ESA's Mars Express mission control team are ready to monitor Phoenix's critical entry, descent and landing onto the Martian surface on 26 May 2008.
The Mars Express mission control team have completed major preparations for supporting the entry, descent and landing (EDL) phase of NASA's Phoenix mission to the Red Planet. On 25 May, Mars Express will point towards Phoenix's planned entry trajectory and record signals broadcast from the lander as it plunges through the Martian atmosphere.
The recorded data will serve as a useful and potentially crucial back-up to compare Phoenix's planned and actual descent profiles. Landing is planned for 23:38 UTC, 25 May, which is 01:38 CEST, 26 May.
"We have tested a specially designed slew for our spacecraft, and scheduled a series of data downloads immediately after Phoenix's landing; NASA will receive our recorded data about one hour later," says Michel Denis, Spacecraft Operations Manager at ESOC, ESA's Space Operations Centre, Darmstadt, Germany.
The Mars Express team will monitor the event from the Dedicated Control Room at ESOC.
Effective reuse of on-board lander communications system
Mission controllers will use the MELACOM (Mars Express Lander Communications) system to point towards Phoenix during EDL; the radio instrument was originally intended for communications with the Beagle 2 lander.
Mars Express will perform a high-speed slew as MELACOM tracks Phoenix, rotating about one axis at a speed some two to three times faster than normal; this action has already been tested and confirmed. The orbit phasing of Mars Express was already adjusted at the end of 2007 to provide visibility to Phoenix.
Data recording is scheduled to begin at 23:21 UTC, and run for 26 minutes, until 23:47 UTC.
"Our MELACOM data will enable NASA to confirm the Phoenix lander's descent characteristics, including speed and acceleration through the Mars atmosphere," says Peter Schmitz, Deputy Spacecraft Operations Manager and project lead for Mars Express Phoenix support activities.
MELACOM data will be downloaded to Earth via NASA's Deep Space terminals DSS-15 and DSS-25. After a 15-minute, 20-second light-speed travel time, ESOC will receive the data transmitted from Mars Express, i.e. at 00:40 UTC ( 02:40 CEST). Recorded data will subsequently be downloaded two more times to ensure no loss of packets.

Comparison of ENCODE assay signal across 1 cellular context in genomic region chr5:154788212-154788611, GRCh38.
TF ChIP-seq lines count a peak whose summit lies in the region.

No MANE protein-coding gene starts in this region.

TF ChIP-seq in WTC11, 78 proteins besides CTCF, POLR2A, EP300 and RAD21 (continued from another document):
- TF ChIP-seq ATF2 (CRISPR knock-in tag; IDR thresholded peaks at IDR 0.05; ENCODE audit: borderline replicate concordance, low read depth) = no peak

The ESA spacecraft will also fly over Phoenix's intended landing zone, beginning at 06:12 UTC (08:12 CEST) on 26 May and will again monitor signals transmitted up from the surface.
In the following week, Mars Express will monitor Phoenix using MELACOM 14 more times; at least one of these will be used to demonstrate and confirm that the ESA spacecraft can be used as a data relay station for NASA, receiving data from the surface and transmitting test commands to the lander.
This capability has already been trialed between Mars Express and NASA's Mars Exploration Rovers (MER), now operating on the surface.
In the days leading up to the Phoenix landing, NASA and ESA ground stations also cooperated to perform highly sophisticated 'delta-DOR' (delta - Differential One-way Range) interferometry measurements. This enabled a precise determination of whether Phoenix was on track to meet the planned entry point.
This is the first time that ESA has been requested to operationally support NASA with the delta-DOR equipment installed at the Agency's two deep-space tracking stations, in Cebreros, Spain, and New Norcia, Australia.
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